03 Jan Fentanyl Withdrawal Symptoms
Table of Content
Overdose is currently the #1 cause of death—beating disease and car crashes—for the healthiest demographic of Americans. This harrowing fact is due to the opioid crisis in the US, which continues to blaze across our nation. With lawsuits against Big Pharma flaring, death on the horizon, and overdoses on the climb, one would imagine that it doesn’t get worse than this.
Unfortunately, it does. In the wake of our current fight against opioids (and opiates), the crisis has borne a new evil; fentanyl. If you’re reading this, then you probably know what we speak of. For those of you that haven’t heard of this deadly substance, then let’s bring you up to speed.
What Is Fentanyl?
Fentanyl is the heaviest-hitting opioid, weighing in fifty times stronger than heroin and 100 times stronger than morphine per microgram. It was developed as an end-all medication for late stage cancer patients, the terminally ill, and those with severe chronic pain. Being that it’s powerful beyond measure, drug dealers have heard the siren’s call and integrated the substance into their products (namely heroin and opioids).
Unfortunately, due to its chemical makeup, the side effect of fentanyl abuse is often overdose. While FDA approved fentanyl as a Schedule II drug, some of the substances we’re seeing on the streets are manufactured in China and Mexico by ‘street chemists,’ with no telling as to how powerful their batch will be. Many drug users will use their substance of choice without knowing it’s cut with fentanyl, only to overdose.
An overdose from fentanyl is merciless, often resulting in death. By the picture we’ve painted above, it’s safe to say that it’s hard to imagine a user with a fentanyl addiction explicitly using this drug in isolation. Yet, this is now a byproduct of the opioid crisis. If you or someone you know is using fentanyl and you’re here to identify withdrawal symptoms, then do know that this is the deadliest, most dangerous addiction our society currently has to offer.
How Is It Used?
The drug Fentanyl can be ingested via a transdermal patch, intravenously, through a nasal spray, or taken as a pill. The transdermal patch method is particularly effective for patients that have a difficulty swallowing (throat cancer). While snorting or smoking fentanyl usually leads to immediate overdose, it has occurred. The way fentanyl is used goes as follows:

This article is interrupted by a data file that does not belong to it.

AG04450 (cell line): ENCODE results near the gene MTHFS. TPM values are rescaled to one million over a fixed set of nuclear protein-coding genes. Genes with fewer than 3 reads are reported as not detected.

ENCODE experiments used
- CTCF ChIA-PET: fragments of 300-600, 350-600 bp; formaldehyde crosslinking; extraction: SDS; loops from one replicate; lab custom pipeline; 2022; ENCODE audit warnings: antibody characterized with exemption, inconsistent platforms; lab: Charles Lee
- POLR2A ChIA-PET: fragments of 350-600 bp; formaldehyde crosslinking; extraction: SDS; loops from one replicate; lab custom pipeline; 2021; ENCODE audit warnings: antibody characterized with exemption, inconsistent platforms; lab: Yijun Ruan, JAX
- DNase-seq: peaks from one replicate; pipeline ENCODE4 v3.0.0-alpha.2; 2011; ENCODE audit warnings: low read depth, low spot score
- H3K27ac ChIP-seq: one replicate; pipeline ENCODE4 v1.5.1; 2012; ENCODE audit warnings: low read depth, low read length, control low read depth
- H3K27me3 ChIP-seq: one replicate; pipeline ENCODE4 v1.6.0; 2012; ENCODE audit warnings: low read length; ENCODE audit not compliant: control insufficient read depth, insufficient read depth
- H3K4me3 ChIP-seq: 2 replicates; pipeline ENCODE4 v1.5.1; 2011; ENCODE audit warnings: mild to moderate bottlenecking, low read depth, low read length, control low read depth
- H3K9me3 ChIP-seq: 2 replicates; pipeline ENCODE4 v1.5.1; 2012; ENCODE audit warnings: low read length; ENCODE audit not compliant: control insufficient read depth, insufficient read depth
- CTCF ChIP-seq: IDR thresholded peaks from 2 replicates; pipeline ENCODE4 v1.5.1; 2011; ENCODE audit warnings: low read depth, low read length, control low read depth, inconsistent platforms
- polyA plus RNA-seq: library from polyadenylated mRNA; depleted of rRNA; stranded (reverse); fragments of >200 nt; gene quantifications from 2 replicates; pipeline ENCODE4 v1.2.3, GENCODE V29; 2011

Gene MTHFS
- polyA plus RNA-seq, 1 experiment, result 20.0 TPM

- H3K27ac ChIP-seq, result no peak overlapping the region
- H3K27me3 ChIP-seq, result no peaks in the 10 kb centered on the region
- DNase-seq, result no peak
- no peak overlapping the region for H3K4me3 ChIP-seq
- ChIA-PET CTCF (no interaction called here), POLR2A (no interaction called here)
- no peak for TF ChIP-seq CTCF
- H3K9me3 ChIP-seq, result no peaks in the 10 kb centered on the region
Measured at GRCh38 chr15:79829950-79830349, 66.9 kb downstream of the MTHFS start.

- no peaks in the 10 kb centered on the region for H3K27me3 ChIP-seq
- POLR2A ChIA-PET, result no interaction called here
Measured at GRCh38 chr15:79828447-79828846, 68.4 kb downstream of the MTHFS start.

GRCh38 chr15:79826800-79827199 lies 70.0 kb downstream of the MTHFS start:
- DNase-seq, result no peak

- Transdermal Patch
- Nasal Spray
- Snorted or Smoked (Rare)
What Does Fentanyl Withdrawal Look Like?
As stated previously, it is a rare occurrence in which a user will be addicted solely to fentanyl. First, acquiring the Schedule II substance is no easy feat and drug dealers aren’t exactly selling it as a standalone. They use small doses of the deadly substance to make their products more potent, which is why fentanyl overdose has doubled every year from 2013-2016.
In which case, if someone is indeed using fentanyl in isolation, then their withdrawals will be an amplified version of what we’re going to discuss below. At its core, signs of fentanyl abuse and fentanyl withdrawals are mutually exclusive to that of opioids—which is a branch of heroin’s family tree.
Rehab facilities across the nation are now experts in opioid withdrawal, being that they witness new cases every day. We here at Georgia Detox are no novices ourselves, being that our state has felt the weight of the opioid crisis in mass effect.
Withdrawal symptoms are always going to differ user-to-user. The severity of these symptoms—or the type which are experienced—depends on the dependency, addiction, and health of the user. While we’ll paint with a broad stroke and explain what these withdrawal symptoms usually look like, it’s always case-dependent.
Before we continue, it’s paramount to understand that if you or someone you know are experiencing withdrawals from fentanyl addiction, it’s best to check into a facility or find somewhere with medical supervision. Fortunately, opioid withdrawals are unlike alcohol or benzodiazepines (they can cause complications but rarely death). Unfortunately, they’re among the most merciless withdrawals that can often send the user reeling towards relapse.